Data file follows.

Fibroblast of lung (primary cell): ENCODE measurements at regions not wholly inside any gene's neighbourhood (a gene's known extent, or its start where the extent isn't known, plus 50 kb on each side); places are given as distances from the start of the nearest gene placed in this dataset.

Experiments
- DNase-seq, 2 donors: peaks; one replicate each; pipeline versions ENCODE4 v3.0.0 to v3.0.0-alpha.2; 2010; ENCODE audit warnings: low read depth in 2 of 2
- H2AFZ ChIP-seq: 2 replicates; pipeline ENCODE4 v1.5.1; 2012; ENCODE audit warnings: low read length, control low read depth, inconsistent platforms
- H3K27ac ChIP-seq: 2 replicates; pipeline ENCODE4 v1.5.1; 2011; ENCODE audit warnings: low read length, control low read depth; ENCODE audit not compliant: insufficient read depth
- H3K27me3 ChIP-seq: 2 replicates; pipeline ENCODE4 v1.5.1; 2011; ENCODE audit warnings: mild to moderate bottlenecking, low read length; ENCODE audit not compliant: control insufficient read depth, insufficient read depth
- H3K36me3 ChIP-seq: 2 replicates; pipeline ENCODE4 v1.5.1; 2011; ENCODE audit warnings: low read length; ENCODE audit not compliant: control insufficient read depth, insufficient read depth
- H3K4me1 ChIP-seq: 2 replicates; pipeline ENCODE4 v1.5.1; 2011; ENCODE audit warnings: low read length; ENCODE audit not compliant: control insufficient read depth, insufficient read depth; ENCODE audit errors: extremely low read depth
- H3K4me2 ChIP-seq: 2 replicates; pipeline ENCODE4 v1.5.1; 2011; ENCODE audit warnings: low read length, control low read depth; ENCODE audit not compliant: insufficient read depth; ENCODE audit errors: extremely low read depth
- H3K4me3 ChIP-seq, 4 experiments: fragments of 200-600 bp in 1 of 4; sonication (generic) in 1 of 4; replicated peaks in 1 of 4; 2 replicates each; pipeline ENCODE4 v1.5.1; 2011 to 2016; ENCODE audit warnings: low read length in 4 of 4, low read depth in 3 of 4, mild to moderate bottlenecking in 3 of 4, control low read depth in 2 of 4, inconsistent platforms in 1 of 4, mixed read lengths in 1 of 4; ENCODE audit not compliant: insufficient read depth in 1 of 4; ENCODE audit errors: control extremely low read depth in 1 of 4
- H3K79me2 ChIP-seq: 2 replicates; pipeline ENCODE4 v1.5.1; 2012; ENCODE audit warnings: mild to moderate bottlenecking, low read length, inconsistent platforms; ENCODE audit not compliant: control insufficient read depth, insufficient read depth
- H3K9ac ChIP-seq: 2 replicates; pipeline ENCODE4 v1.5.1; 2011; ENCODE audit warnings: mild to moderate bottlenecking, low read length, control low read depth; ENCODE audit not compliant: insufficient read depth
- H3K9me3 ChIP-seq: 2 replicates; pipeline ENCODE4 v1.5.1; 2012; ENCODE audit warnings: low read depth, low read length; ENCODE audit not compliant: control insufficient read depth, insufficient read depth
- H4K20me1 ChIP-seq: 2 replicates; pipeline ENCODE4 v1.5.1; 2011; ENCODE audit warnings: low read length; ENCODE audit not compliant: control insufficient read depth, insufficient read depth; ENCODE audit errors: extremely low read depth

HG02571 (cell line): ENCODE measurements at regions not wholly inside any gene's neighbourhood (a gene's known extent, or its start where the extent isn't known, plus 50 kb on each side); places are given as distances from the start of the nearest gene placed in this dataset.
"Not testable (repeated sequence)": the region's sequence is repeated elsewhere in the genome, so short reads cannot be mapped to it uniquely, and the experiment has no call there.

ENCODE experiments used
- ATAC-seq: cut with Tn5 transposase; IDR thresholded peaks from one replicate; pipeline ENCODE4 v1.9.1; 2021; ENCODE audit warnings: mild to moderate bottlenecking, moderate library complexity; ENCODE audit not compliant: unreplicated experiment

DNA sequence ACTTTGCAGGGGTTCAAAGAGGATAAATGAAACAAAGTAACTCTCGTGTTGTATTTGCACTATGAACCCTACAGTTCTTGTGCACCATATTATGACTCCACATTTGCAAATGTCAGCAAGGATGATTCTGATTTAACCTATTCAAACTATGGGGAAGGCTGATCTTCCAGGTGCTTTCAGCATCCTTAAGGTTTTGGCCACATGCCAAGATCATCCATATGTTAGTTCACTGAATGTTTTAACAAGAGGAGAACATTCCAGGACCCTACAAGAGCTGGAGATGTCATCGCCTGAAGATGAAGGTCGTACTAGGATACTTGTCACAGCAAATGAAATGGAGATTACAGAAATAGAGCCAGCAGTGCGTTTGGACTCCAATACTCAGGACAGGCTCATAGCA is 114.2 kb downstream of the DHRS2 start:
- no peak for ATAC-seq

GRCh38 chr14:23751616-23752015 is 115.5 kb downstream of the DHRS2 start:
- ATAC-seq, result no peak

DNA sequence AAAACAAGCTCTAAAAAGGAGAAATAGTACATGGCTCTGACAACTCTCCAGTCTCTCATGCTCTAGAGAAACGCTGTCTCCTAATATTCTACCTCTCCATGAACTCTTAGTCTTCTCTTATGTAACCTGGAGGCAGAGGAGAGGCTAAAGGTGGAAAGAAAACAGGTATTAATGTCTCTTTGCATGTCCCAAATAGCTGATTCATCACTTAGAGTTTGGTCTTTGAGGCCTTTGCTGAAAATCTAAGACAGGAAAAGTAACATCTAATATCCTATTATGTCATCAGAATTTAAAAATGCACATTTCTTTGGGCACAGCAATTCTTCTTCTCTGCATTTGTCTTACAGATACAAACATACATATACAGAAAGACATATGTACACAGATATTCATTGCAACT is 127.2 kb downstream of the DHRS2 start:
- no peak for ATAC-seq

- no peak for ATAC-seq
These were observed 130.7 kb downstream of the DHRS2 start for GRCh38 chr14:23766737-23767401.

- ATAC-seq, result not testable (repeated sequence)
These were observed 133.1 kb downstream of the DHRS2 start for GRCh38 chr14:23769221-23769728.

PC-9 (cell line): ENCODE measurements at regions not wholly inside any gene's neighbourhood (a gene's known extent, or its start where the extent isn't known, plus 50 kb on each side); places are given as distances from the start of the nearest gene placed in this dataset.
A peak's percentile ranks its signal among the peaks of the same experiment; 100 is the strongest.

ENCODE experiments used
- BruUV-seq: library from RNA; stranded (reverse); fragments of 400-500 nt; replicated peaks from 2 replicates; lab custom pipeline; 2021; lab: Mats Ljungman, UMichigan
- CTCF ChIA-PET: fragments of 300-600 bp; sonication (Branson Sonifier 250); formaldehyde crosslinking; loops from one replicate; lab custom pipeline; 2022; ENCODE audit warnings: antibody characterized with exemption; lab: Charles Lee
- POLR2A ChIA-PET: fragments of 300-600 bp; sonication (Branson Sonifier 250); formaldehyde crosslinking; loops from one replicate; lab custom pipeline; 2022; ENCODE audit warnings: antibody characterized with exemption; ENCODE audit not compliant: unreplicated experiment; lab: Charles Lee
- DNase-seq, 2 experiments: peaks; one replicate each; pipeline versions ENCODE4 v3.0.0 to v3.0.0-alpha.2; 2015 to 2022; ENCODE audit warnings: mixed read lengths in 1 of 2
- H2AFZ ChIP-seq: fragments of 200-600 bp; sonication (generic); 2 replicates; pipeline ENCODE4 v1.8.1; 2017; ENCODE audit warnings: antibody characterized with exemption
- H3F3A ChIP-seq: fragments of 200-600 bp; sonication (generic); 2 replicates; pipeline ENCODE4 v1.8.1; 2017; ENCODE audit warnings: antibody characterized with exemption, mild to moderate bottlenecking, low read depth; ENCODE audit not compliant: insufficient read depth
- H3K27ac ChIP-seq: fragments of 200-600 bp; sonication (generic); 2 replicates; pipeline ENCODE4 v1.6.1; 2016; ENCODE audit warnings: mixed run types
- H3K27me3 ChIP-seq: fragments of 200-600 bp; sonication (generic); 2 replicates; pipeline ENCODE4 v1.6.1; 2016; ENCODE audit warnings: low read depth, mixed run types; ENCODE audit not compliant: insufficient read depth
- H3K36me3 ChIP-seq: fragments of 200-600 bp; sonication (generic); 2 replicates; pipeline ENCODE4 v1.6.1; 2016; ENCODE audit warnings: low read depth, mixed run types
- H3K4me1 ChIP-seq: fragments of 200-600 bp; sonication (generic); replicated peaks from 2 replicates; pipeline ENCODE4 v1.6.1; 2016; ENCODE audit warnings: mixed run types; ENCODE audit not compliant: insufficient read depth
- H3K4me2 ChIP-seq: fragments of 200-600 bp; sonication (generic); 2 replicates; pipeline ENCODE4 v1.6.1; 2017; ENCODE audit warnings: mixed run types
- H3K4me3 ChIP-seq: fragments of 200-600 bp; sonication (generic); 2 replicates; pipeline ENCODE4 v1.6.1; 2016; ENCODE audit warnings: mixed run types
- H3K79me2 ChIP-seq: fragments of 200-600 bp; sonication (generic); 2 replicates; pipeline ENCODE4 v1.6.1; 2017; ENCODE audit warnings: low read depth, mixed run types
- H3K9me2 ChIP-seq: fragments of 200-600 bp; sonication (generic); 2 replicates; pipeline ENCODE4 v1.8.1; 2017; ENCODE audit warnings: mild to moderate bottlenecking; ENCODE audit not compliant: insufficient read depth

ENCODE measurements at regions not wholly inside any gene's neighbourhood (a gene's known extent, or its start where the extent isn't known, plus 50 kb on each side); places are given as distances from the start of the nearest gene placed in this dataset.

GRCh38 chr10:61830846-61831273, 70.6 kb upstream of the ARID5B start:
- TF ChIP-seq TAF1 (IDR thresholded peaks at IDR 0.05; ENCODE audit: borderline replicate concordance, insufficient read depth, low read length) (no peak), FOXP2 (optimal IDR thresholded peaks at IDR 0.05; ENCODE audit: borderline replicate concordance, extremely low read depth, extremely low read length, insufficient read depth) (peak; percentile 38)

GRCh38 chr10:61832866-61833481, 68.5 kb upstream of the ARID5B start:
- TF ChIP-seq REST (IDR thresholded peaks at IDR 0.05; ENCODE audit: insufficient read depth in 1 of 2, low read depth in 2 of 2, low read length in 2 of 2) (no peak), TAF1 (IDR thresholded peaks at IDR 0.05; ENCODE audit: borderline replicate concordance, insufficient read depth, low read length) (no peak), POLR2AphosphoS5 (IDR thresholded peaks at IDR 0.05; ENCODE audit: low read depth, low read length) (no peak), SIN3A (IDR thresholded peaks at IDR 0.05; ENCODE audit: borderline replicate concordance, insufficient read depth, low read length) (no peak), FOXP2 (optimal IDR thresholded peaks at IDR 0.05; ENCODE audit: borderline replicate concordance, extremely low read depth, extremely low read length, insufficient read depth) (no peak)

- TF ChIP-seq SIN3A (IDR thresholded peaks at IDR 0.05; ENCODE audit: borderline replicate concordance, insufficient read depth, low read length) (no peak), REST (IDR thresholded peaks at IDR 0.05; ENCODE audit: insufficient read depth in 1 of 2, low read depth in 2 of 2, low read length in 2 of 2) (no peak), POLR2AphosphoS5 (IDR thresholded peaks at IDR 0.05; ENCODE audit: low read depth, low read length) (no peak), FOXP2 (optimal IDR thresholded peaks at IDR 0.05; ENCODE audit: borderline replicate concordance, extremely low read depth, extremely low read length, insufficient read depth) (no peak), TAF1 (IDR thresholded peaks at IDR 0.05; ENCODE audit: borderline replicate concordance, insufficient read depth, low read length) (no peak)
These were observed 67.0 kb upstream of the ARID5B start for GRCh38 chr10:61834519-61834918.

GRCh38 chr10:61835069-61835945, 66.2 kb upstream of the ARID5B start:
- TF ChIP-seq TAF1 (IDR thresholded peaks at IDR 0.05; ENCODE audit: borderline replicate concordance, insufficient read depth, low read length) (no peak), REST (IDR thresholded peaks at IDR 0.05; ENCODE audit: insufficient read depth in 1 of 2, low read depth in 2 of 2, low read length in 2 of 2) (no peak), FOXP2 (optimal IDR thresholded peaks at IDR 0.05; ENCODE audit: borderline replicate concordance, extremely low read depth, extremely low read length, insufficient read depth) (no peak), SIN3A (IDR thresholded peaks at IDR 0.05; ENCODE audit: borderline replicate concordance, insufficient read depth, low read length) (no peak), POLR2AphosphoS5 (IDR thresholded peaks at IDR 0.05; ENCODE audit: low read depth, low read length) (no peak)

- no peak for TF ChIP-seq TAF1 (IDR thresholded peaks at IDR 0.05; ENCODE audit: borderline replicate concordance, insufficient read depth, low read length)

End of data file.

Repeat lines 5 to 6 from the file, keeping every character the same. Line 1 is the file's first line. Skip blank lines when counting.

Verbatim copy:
- H3K27ac ChIP-seq: 2 replicates; pipeline ENCODE4 v1.5.1; 2011; ENCODE audit warnings: low read length, control low read depth; ENCODE audit not compliant: insufficient read depth
- H3K27me3 ChIP-seq: 2 replicates; pipeline ENCODE4 v1.5.1; 2011; ENCODE audit warnings: mild to moderate bottlenecking, low read length; ENCODE audit not compliant: control insufficient read depth, insufficient read depth